as at 28/06/2016
Here we have the result that no-one saw coming.
There was very little work done here in the office on Friday afternoon as I sat and hit “refresh” on the BBC website every 2 minutes as the results came in.
The Brit in me was going YES! and the investment adviser in me was going OH NO!!!!
So, on Friday, we started at the point that the investment markets had all closed up on Thursday. The markets clearly did not believe that we would get a Brexit. On that basis, they were going to get a “shock” and basically, just had further to fall.
Investment markets do not like shocks.
On Friday, as the results started to come through around lunchtime, the NZ market closed down 1.1%.
The Australian market closed three hours later with a 3.4% drop.
After a huge drop on Friday, the FTSE 100 (the UK index) recovered later in the day and closed down 3.15%.
The Dow Jones dropped 3.39% on Friday, but it was only a 1.9% drop for the overall week.
The biggest losers on Friday were the Japanese Nikkei 225, down 7.92%, the German DAX was down 6.82% and the French CAC down 8.04%.
Part of the Japanese drop had to do with their currency movement on Friday….as Asian investors fled for the Asian safe haven of the yen.
Over the weekend (NZ time) we had the notice of intent of resignation from the Prime Minister, David Cameron, who then went into hiding for three days.
We then had the implosion of the Labour Party, the main opposition party in the UK, with the resignation of 6 cabinet ministers over the weekend (which has now risen to 38 as of 3pm Tuesday NZ time) and the Chancellor of the Exchequer, George Osborne, waited for 2 ½ days to make a statement to reassure trading partners and investors that the UK would be fine.
Having previously said that pensions would be at risk, that mortgage rates would rise, that tens of thousands of jobs would be lost and that lost tax revenue would be the equivalent of a third of the National Health service budget, it is no wonder that the investment markets really paid no attention to his “we will be just fine” speech.
Another factor that has to be mentioned is the fall in value of the Great British Pound.
The pound has fallen around 12% since the announcement of the BREXIT results, which is not necessarily a bad thing for Britain.
In the last couple of days, Britain’s exports just became 12% more competitive in price. On the other side of the coin, it becomes more expensive to import items and my poor cousin Ian, who has a wedding to pay for in Canada, just had the bill go up 12%!
The euro has only dropped around 5% at this point.
Yesterday – Monday – I spent the day visiting clients in Rotorua and trying to get the radio news each hour to hear how the investment markets were coping with the continuing fallout over the weekend.
I arrived home mid evening and jumped straight on the computer to find that the Asian markets (including NZ and Australia) were all UP except for Hong Kong.
The Dow Jones dropped a further 1.5%.
The British FTSE was down another 6.96%.
The Germans and the French were down another 3%. I was flabbergasted!
Where was the end of the world??
Where to from here?
Britain has to invoke “article 50”, which is a 5 step legal process for any country to leave the EU.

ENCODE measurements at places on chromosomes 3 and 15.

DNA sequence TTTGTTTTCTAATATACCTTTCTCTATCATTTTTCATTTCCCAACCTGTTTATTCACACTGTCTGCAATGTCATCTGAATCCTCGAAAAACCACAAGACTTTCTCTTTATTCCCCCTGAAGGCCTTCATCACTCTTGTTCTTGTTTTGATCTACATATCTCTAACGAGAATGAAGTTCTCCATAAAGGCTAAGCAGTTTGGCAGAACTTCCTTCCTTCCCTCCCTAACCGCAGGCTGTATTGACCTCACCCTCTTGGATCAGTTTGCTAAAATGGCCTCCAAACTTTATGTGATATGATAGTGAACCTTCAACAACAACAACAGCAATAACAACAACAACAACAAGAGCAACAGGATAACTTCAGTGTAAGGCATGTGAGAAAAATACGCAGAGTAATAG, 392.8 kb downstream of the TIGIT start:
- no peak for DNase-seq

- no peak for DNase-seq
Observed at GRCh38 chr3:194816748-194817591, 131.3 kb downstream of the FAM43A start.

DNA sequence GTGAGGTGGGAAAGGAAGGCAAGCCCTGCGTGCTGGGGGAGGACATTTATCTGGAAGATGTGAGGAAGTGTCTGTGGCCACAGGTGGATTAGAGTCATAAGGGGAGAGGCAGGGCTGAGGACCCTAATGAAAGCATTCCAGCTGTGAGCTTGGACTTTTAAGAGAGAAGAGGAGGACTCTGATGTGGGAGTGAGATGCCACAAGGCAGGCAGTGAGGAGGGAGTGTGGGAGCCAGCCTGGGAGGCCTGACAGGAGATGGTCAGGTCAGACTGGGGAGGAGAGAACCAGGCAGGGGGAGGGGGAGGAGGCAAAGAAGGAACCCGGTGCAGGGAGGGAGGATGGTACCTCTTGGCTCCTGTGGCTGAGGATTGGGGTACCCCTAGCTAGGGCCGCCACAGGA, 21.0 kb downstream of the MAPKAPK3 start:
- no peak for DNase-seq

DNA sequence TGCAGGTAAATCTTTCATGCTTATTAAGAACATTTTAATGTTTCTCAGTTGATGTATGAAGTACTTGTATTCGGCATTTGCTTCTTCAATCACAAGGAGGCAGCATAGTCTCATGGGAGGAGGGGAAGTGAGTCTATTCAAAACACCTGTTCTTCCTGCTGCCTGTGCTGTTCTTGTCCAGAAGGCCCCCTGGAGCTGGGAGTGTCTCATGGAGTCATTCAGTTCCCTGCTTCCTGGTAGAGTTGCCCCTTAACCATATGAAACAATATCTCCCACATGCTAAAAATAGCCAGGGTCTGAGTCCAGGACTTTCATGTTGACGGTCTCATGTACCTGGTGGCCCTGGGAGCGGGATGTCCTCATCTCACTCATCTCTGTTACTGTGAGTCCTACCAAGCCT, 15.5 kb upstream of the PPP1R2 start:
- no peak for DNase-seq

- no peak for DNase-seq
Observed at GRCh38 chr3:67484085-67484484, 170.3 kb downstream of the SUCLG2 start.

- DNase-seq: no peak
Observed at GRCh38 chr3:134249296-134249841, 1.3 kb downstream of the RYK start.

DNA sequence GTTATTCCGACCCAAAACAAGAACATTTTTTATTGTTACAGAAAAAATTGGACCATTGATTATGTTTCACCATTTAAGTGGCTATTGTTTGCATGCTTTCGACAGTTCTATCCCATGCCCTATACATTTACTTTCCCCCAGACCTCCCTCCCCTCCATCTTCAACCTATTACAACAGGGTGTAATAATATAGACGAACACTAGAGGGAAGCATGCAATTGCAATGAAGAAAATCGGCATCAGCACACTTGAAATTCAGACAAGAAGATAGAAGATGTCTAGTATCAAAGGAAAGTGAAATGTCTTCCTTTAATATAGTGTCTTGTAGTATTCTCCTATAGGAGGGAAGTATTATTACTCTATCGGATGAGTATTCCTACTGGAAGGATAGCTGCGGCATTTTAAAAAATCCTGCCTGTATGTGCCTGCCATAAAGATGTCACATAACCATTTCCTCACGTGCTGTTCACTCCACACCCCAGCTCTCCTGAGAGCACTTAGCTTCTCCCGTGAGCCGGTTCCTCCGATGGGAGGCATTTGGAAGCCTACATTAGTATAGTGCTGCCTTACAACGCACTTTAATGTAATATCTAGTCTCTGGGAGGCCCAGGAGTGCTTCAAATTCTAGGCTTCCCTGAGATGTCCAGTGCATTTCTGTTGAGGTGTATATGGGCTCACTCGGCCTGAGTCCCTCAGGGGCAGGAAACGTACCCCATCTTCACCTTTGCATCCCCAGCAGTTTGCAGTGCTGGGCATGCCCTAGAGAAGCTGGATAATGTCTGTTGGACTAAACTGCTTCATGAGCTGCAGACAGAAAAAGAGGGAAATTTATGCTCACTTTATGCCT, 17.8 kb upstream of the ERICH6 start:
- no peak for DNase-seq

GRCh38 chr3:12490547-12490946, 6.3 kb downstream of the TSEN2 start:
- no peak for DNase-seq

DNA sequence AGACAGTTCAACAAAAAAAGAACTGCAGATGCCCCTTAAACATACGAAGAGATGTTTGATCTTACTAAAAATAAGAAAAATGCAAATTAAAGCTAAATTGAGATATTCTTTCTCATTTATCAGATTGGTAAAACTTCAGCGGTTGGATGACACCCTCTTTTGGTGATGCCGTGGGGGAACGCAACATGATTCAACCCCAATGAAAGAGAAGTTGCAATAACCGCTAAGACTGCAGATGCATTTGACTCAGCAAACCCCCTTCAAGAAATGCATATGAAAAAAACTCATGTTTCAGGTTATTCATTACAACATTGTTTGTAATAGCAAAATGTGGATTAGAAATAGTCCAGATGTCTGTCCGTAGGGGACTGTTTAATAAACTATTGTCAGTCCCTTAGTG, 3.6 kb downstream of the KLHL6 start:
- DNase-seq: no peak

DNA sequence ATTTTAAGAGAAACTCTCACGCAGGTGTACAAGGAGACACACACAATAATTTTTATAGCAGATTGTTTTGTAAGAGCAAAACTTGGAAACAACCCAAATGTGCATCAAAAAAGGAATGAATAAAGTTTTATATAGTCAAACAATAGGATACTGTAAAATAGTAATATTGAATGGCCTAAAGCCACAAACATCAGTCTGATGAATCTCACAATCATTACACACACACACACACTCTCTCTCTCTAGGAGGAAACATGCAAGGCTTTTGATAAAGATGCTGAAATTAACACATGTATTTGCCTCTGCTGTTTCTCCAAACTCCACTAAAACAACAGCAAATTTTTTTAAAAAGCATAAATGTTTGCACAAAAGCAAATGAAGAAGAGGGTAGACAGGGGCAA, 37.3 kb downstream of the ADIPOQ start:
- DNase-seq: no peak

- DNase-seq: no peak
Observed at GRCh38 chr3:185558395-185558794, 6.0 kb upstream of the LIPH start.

Notification of the intent to invoke article 50 must come in writing and it starts the clock on the 2 year time frame to negotiate an exit.
EU leaders, such an Angela Merkel, Francois Hollande and Matteo Renzi have indicated that they would like Britain to invoke article 50 as soon as possible.
It appears that the EU is likely to take the stance (at this point) that they would like Britain to get out as quickly and quietly as possible, to minimise the disruption to the EU.
The other possibility is that they would play hardball and make it as difficult as possible to discourage other members going down this track, but that tack appears increasingly unlikely.
This is going to be a long divorce.
What does this appear to mean for you, and for NZ at this point?
It is starting to look like it will be a short term issue for financial markets. I was hearing commentators say over the weekend that it will be an event of weeks rather than months, and I didn’t believe them. I am starting to believe them now.
We will continue to add to the defensive positions that we have in your portfolios.
The short term (next 12 – 18 months) could be quite volatile (up and down) for investment markets, as I have previously mentioned to you all.
I had a quick chat with Tim Farrelly from Sydney at the Portfolio Construction Conference in May, during the cocktail evening event. Many of you have heard me rave about Tim in the past. The man is a genius who can explain hugely complex financial thinking in words that anyone can understand.
We use Farrelly’s input as the main source of our asset allocation research.
Tim said (and I quote)……
Mate, all this talk about the next 18 months is going to mean nothing in the 10 year picture. We will look back in 10 years and go “well, that was a big fuss about nothing”. Real (inflation adjusted returns) are going to be about the same for the next 10 years as they have for the last 10 years and it is all a storm in a tea cup. Here, have a beer.”
Have I ever found Tim to be wrong about anything in the 6 years that I have known Tim and we sat on the old TNP investment committee together? NO.
In terms of NZ – we export about 3% of our exports by value to the United Kingdom and 3% to the EU.
Lamb is our largest export to the UK, and it just got 12% more expensive.
Visitors from the United Kingdom make up the 4th highest number of tourists for the year ended 31 May 2016 (According to the Statistics NZ website).
Now that the pound is going to not stretch as far, we may see fewer UK tourists over the next 12 months.
And British cousins who need to pay for weddings may be sending emails to their favourite NZ cousin asking for a donation!